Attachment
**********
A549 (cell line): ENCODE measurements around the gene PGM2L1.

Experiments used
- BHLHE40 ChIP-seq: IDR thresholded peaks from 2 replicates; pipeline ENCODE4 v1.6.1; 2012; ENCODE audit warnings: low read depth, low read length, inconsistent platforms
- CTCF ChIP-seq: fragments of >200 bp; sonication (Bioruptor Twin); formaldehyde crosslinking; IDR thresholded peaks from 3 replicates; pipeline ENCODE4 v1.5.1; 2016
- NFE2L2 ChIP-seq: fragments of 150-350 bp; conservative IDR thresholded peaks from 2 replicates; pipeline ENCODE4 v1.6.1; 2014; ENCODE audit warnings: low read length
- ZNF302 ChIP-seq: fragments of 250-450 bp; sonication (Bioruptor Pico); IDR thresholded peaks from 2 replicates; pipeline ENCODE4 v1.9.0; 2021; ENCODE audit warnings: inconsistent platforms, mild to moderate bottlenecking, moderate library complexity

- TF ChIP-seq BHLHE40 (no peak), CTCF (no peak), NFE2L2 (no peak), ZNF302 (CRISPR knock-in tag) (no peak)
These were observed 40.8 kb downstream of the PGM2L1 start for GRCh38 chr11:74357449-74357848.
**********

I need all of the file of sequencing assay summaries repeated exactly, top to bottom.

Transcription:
A549 (cell line): ENCODE measurements around the gene PGM2L1.

Experiments used
- BHLHE40 ChIP-seq: IDR thresholded peaks from 2 replicates; pipeline ENCODE4 v1.6.1; 2012; ENCODE audit warnings: low read depth, low read length, inconsistent platforms
- CTCF ChIP-seq: fragments of >200 bp; sonication (Bioruptor Twin); formaldehyde crosslinking; IDR thresholded peaks from 3 replicates; pipeline ENCODE4 v1.5.1; 2016
- NFE2L2 ChIP-seq: fragments of 150-350 bp; conservative IDR thresholded peaks from 2 replicates; pipeline ENCODE4 v1.6.1; 2014; ENCODE audit warnings: low read length
- ZNF302 ChIP-seq: fragments of 250-450 bp; sonication (Bioruptor Pico); IDR thresholded peaks from 2 replicates; pipeline ENCODE4 v1.9.0; 2021; ENCODE audit warnings: inconsistent platforms, mild to moderate bottlenecking, moderate library complexity

- TF ChIP-seq BHLHE40 (no peak), CTCF (no peak), NFE2L2 (no peak), ZNF302 (CRISPR knock-in tag) (no peak)
These were observed 40.8 kb downstream of the PGM2L1 start for GRCh38 chr11:74357449-74357848.